Sunnyvale’s last cherry orchard yields

Crop yields have been in the pits, causing Sunnyvale’s cherry orchards to disappear one by one.

Now the last one may soon be uprooted by apartments.

The Olson family, owner of the C.J. Olson Cherries orchard, is weeks away from closing negotiations with an undisclosed developer.

Target Stores had been negotiating for the site at El Camino Real and Mathilda Avenue for almost two years before walking away from the table this past summer.

Now, the Olson family, which has owned and operated the orchard for almost 100 years, is reportedly negotiating with a handful of developers interested in building a combination of apartments and light retail on the site.

Real estate sources said the interested bidders are San Jose-based Bay Apartment Communities, Cupertino-based Sobrato Development Cos. and Irvine Apartment Communities, based in Southern California.

Charlie Olson, owner of C.J. Olson Cherries, said it’s too early to comment.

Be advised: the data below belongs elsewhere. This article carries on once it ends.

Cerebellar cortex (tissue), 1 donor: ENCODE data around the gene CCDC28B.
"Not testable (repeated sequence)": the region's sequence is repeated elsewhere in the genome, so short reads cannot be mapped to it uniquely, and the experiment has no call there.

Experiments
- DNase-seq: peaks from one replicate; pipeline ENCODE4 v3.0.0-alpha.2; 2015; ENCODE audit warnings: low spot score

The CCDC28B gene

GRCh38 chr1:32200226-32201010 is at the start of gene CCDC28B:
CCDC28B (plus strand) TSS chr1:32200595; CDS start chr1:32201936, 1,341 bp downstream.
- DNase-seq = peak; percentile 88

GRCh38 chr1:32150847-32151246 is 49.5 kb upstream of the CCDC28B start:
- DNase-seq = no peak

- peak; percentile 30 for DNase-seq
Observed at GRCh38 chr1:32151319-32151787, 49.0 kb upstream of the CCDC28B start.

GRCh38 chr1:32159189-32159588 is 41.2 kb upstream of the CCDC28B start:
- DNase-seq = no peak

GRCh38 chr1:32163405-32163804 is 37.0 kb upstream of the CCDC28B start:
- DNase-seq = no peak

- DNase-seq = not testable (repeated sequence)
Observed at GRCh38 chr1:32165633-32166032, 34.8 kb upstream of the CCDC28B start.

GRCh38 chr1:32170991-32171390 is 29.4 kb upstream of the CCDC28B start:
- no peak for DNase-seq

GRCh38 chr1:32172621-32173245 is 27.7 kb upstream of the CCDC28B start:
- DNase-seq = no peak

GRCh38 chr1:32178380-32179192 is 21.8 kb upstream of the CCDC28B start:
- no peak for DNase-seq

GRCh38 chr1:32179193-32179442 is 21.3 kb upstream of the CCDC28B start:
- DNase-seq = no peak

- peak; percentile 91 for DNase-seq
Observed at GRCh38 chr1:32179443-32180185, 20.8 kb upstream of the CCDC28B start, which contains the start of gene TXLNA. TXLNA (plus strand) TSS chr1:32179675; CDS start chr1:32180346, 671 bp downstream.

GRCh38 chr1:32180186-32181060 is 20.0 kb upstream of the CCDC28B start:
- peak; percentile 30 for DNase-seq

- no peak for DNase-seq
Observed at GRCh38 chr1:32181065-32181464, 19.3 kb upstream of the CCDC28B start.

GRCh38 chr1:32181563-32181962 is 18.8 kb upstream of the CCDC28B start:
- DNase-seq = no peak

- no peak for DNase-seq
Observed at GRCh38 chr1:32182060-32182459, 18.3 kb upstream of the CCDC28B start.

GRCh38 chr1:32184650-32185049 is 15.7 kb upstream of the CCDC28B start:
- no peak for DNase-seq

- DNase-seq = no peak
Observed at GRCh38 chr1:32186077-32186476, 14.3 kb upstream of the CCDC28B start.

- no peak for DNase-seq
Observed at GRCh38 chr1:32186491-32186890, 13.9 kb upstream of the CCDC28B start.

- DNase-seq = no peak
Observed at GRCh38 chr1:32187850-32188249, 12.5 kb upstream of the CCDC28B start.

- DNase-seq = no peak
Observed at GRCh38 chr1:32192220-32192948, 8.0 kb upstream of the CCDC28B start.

“It’s still preliminary because nothing is signed,” he said. “We should know something better in about three weeks.”


A fruitful legacy: Charlie Olson, Sunnyvale’s longtime cherry farmer

At just 6 months old, Charlie Olson was already an active farmer in Sunnyvale orchards. His mother would pull him, tucked inside a 3-foot-long prune box, alongside her as she tended to the prune orchards. He doesn’t remember it, but plenty of close family friends have shared the memory with him.
For four generations, the Olson name has been synonymous with farming, mostly cherries, but Olson’s grandparents and parents harvested apricots and prunes for decades. They were Swedish immigrants who purchased their first orchard in 1899 at the corner of Taaffe Street and McKinley Avenue in Sunnyvale. A second orchard was purchased in 1919 at the corner of El Camino Real and Mathilda Avenue, which was farmed until being leased to developers in 1999.